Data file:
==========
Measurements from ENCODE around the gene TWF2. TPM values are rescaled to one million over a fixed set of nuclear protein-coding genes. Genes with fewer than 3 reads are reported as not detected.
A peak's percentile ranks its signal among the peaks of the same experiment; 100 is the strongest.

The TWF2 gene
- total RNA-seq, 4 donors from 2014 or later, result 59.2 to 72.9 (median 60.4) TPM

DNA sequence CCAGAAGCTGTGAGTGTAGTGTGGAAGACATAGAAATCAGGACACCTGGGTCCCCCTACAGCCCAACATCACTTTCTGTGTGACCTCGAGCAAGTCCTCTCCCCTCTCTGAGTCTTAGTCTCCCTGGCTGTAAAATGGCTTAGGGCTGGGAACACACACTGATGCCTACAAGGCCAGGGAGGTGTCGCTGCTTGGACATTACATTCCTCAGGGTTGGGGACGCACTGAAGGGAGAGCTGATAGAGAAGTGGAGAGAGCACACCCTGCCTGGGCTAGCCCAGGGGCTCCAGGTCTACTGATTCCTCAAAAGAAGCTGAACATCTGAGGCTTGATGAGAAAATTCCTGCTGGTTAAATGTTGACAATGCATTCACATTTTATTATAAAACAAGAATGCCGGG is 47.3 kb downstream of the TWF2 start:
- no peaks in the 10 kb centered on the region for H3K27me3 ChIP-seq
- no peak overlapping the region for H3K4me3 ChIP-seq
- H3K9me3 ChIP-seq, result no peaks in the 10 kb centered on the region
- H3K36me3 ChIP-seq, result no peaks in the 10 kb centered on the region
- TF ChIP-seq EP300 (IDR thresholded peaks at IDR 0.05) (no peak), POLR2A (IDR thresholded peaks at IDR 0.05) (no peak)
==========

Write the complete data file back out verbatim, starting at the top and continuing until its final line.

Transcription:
Measurements from ENCODE around the gene TWF2. TPM values are rescaled to one million over a fixed set of nuclear protein-coding genes. Genes with fewer than 3 reads are reported as not detected.
A peak's percentile ranks its signal among the peaks of the same experiment; 100 is the strongest.

The TWF2 gene
- total RNA-seq, 4 donors from 2014 or later, result 59.2 to 72.9 (median 60.4) TPM

DNA sequence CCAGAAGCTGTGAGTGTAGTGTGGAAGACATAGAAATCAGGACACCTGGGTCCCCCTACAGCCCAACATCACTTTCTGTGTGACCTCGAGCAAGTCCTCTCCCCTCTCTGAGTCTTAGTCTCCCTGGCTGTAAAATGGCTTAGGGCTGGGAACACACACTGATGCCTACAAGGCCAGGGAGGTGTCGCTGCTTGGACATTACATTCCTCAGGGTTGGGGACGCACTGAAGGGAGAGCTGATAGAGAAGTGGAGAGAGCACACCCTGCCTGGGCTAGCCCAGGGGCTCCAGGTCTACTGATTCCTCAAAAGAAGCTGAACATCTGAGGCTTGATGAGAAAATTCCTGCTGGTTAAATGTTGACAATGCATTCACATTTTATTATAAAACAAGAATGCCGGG is 47.3 kb downstream of the TWF2 start:
- no peaks in the 10 kb centered on the region for H3K27me3 ChIP-seq
- no peak overlapping the region for H3K4me3 ChIP-seq
- H3K9me3 ChIP-seq, result no peaks in the 10 kb centered on the region
- H3K36me3 ChIP-seq, result no peaks in the 10 kb centered on the region
- TF ChIP-seq EP300 (IDR thresholded peaks at IDR 0.05) (no peak), POLR2A (IDR thresholded peaks at IDR 0.05) (no peak)